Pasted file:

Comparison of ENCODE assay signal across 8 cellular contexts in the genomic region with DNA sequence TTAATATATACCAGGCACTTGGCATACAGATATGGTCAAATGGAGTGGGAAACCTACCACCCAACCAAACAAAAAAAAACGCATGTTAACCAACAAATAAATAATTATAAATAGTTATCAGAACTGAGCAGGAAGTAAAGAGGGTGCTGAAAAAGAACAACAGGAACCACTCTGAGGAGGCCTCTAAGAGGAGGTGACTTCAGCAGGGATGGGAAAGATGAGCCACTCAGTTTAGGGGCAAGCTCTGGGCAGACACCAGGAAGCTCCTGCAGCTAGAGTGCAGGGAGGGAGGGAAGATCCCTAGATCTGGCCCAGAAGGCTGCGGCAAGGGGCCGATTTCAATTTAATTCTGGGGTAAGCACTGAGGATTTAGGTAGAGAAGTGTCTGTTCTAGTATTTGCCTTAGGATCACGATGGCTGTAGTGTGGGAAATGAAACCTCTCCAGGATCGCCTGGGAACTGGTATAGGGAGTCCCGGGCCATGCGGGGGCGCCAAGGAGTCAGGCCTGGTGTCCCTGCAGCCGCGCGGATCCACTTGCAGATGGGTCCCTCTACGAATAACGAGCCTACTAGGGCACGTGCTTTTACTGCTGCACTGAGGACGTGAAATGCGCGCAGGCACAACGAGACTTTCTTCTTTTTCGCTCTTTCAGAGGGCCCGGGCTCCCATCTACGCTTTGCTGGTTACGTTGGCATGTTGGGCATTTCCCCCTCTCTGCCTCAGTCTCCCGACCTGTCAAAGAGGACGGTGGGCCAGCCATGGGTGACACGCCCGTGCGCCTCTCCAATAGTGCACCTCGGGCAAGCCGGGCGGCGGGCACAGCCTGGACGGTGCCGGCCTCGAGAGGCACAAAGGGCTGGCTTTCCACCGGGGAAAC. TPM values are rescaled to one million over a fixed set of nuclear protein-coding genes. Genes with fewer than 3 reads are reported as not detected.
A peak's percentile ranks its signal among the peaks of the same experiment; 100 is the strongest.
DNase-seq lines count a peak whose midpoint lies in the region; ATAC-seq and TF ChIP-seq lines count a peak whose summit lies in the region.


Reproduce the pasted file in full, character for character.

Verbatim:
Comparison of ENCODE assay signal across 8 cellular contexts in the genomic region with DNA sequence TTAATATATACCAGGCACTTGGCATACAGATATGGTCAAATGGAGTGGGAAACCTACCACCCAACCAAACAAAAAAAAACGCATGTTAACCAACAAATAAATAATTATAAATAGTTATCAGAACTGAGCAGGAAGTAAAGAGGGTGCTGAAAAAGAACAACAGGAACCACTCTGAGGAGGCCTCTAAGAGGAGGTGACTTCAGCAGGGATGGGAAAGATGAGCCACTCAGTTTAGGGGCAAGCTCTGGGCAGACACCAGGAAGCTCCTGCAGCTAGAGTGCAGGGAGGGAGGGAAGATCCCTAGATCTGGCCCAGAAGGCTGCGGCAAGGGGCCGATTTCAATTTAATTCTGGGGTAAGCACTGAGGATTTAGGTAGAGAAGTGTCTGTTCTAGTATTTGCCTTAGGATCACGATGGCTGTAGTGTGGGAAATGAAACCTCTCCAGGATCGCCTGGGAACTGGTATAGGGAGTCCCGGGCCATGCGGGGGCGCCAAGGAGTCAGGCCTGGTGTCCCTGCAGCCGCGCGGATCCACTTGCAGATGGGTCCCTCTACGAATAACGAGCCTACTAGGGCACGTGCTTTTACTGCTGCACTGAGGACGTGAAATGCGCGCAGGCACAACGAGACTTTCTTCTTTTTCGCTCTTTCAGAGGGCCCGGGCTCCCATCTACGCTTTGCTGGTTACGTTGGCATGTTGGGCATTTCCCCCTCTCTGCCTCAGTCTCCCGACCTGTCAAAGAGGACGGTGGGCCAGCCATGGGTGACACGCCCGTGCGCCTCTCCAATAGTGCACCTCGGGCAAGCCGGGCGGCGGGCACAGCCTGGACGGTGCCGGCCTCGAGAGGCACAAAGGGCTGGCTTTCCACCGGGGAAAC. TPM values are rescaled to one million over a fixed set of nuclear protein-coding genes. Genes with fewer than 3 reads are reported as not detected.
A peak's percentile ranks its signal among the peaks of the same experiment; 100 is the strongest.
DNase-seq lines count a peak whose midpoint lies in the region; ATAC-seq and TF ChIP-seq lines count a peak whose summit lies in the region.